What happens when a group of 20-24 year olds with exactly the same qualifications and language skills apply for jobs in Stockholm, Gothenburg, and Malmö?
All of the candidates in the study were born in Sweden. The birthplace of their parents was all that distinguished them, with one half originating from the Middle East and the other half from Sweden.
The ILO found that individuals with parents from the Middle East “need to apply for three times as many jobs as those with Swedish parents if they are to get to the next step of the application procedure,” research coordinator Karin Attström told Sveriges Radio.
When requested by the government to present a report on discrimination on the employment market, the Swedish Migration Board looked to the ILO for assistance. The UN agency is well-versed in the use of the “situation testing method” to measure discriminatory practices.
The method involves getting two people to apply for the same job in a particular line of business. The only way employers can tell the applicants apart is by their names.
Prospective employers were not made aware of the study, in which a total of 1,000 job applications in Sweden’s three largest cities were analysed.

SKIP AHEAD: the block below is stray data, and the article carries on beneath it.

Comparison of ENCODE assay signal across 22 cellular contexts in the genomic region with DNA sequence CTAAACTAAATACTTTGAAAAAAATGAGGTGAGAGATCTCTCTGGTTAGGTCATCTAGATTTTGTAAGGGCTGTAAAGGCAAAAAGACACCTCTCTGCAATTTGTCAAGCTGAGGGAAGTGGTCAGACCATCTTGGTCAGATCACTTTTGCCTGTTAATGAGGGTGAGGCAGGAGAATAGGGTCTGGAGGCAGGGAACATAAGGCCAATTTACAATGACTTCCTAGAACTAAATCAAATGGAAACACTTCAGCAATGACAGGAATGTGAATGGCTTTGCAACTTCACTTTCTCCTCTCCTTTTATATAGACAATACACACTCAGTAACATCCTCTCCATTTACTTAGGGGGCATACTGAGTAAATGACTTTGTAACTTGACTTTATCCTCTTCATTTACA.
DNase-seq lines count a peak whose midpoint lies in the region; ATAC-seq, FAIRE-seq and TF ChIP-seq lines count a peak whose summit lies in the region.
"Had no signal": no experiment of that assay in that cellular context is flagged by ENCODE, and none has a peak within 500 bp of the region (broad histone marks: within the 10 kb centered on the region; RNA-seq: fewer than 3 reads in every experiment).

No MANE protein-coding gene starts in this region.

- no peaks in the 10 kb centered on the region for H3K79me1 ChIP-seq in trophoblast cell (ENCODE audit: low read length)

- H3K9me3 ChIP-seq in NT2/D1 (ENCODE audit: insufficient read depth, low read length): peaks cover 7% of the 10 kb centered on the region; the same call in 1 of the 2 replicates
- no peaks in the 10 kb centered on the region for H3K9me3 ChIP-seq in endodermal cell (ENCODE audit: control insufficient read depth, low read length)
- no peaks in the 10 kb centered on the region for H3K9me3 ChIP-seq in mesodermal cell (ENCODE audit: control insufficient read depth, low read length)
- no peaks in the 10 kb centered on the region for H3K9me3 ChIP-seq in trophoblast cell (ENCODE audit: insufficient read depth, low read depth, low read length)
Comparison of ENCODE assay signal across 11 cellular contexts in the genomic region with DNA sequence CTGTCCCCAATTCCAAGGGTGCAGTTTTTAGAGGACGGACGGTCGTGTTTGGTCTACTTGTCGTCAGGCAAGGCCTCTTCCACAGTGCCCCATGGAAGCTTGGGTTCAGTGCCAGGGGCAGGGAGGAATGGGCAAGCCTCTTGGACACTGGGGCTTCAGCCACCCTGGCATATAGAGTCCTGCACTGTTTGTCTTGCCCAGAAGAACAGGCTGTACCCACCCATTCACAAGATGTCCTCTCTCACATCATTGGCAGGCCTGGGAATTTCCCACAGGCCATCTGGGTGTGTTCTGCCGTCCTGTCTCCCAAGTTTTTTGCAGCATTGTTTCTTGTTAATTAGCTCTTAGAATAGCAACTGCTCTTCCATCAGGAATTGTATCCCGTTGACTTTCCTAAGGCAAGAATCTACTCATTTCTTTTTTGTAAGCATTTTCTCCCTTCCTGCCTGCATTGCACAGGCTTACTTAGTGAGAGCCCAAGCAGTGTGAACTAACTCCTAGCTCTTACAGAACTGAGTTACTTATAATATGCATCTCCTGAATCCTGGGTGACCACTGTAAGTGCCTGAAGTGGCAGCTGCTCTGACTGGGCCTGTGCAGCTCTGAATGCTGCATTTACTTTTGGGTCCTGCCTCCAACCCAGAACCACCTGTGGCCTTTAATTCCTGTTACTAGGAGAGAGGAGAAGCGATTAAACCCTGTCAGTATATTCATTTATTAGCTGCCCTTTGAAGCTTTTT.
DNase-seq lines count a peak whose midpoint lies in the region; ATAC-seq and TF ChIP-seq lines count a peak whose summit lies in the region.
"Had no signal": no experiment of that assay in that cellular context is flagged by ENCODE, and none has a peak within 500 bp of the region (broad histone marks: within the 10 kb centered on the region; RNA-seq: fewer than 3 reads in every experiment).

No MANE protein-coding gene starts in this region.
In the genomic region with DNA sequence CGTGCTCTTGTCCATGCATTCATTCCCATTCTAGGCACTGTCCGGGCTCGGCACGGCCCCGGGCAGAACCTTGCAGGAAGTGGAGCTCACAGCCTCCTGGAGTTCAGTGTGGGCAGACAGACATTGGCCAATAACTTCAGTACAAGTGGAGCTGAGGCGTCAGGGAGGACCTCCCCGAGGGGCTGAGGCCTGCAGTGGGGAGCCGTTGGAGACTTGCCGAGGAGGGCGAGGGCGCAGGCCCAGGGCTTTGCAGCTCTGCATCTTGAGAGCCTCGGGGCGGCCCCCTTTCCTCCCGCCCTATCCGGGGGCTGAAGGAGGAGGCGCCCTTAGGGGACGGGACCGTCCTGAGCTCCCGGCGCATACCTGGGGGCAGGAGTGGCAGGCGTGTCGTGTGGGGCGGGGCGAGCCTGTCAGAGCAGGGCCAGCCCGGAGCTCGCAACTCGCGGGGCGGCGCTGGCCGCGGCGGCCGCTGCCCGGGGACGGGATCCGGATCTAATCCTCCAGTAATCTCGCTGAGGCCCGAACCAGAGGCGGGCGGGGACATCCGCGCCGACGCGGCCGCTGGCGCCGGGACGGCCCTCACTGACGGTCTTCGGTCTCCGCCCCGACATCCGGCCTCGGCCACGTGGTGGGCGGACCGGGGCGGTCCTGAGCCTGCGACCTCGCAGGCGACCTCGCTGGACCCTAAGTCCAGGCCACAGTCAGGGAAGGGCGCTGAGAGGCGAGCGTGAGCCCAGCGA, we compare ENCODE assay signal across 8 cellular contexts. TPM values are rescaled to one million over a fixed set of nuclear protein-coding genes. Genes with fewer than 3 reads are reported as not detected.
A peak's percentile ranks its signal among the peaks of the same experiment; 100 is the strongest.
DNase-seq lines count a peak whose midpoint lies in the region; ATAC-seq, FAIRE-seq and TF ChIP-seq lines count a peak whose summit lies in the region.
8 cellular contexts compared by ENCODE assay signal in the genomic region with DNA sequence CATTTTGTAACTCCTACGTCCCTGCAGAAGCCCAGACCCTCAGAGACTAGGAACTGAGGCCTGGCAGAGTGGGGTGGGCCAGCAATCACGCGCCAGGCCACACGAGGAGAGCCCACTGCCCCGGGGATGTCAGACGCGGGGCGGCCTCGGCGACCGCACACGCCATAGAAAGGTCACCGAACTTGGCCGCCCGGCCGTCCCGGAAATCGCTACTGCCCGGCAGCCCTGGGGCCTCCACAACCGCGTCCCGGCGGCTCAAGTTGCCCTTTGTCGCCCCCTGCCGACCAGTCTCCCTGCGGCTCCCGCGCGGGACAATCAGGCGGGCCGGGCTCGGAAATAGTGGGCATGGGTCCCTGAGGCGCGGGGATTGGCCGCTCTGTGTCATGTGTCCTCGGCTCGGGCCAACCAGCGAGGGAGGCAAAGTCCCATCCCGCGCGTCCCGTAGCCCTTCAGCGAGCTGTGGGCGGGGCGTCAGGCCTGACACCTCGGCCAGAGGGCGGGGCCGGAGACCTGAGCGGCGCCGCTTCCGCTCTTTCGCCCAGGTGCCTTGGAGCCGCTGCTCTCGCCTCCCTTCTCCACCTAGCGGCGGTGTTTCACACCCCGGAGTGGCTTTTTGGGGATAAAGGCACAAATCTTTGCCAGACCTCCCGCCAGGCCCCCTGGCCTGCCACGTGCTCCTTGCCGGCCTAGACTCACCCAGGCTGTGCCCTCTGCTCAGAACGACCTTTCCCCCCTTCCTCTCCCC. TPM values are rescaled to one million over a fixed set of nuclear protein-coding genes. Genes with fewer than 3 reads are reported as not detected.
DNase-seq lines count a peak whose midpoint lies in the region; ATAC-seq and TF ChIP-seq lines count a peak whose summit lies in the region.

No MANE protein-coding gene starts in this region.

The study found that far fewer applicants with foreign names made it to the interview stage. When called to interview however the chances of gaining employment improved considerably for applicants with non-Swedish names.
“What we can say is that there don’t seem to be any significant differences in the actual interview situation, where the applicants are treated more equally,” said Karin Attström.
The ILO is a UN agency that seeks the promotion of social justice and internationally recognized human and labour rights. The study is called “Discrimination against native Swedes with immigrant origin in access to employment”.
Representatives from the organisation will visit Sweden in February to present the full results of their study.